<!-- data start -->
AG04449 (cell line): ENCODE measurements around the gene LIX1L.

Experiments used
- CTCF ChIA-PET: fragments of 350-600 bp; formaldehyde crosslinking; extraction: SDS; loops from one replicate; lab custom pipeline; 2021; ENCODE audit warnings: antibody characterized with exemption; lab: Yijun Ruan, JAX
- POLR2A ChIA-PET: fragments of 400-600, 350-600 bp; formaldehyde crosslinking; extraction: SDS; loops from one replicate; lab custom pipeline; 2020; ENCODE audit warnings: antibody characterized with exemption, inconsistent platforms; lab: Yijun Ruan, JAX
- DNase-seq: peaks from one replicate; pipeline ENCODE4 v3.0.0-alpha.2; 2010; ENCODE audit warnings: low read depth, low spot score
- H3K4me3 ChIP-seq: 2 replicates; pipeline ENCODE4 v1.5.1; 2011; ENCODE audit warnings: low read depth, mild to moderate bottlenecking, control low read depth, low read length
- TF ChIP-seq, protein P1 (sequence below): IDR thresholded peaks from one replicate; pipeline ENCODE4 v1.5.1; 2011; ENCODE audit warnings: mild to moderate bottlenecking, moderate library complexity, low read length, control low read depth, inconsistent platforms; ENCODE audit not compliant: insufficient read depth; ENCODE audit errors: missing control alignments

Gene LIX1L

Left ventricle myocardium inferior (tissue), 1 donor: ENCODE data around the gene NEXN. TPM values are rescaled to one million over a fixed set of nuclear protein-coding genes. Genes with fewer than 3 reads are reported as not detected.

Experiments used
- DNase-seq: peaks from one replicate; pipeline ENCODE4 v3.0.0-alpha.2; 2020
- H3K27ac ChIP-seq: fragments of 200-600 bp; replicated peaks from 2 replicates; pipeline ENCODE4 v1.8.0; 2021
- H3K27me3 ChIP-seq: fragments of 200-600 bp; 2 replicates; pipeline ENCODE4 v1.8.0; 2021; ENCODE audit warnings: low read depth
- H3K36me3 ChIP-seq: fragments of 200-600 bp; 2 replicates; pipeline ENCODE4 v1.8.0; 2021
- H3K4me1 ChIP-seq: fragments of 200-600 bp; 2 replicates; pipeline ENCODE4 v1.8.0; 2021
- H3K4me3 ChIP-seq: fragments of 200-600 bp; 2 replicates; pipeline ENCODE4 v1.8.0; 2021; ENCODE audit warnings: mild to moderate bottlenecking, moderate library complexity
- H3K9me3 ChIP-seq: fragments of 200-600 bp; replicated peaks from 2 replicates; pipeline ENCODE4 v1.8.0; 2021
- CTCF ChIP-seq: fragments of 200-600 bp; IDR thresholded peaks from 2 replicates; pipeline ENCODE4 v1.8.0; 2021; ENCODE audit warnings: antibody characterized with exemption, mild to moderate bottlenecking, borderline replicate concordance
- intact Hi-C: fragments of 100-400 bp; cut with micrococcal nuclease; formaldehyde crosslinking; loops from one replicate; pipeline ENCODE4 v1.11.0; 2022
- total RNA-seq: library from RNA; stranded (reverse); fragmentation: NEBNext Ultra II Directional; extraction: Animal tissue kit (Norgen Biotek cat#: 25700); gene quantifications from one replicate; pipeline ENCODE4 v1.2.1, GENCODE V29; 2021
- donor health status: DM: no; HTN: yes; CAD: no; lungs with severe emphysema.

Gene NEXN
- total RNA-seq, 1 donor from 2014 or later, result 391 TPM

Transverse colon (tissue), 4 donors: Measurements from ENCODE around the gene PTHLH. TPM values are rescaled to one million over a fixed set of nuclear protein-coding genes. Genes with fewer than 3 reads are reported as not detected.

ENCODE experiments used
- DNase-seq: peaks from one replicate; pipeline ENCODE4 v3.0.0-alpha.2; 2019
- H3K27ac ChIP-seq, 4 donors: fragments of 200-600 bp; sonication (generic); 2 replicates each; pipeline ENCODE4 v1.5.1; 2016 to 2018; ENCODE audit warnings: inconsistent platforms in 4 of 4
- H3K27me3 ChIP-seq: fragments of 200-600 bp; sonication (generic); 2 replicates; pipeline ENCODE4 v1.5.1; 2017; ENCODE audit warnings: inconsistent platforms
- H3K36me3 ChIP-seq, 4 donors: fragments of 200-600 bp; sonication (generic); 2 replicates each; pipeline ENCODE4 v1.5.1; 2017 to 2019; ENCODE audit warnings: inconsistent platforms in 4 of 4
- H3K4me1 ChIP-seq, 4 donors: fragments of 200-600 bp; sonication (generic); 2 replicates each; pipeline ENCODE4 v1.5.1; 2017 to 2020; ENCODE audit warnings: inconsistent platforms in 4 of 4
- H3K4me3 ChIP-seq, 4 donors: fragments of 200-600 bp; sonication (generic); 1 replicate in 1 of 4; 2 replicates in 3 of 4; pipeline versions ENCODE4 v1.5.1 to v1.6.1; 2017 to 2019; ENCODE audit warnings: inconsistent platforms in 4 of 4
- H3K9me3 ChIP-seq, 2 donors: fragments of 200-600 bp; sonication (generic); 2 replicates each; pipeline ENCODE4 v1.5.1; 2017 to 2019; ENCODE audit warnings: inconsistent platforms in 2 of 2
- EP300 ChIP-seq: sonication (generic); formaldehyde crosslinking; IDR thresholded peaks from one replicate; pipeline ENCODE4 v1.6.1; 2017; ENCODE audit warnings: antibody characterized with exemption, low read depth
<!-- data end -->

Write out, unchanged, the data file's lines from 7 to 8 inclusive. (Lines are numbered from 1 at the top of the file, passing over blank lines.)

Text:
- TF ChIP-seq, protein P1 (sequence below): IDR thresholded peaks from one replicate; pipeline ENCODE4 v1.5.1; 2011; ENCODE audit warnings: mild to moderate bottlenecking, moderate library complexity, low read length, control low read depth, inconsistent platforms; ENCODE audit not compliant: insufficient read depth; ENCODE audit errors: missing control alignments

Gene LIX1L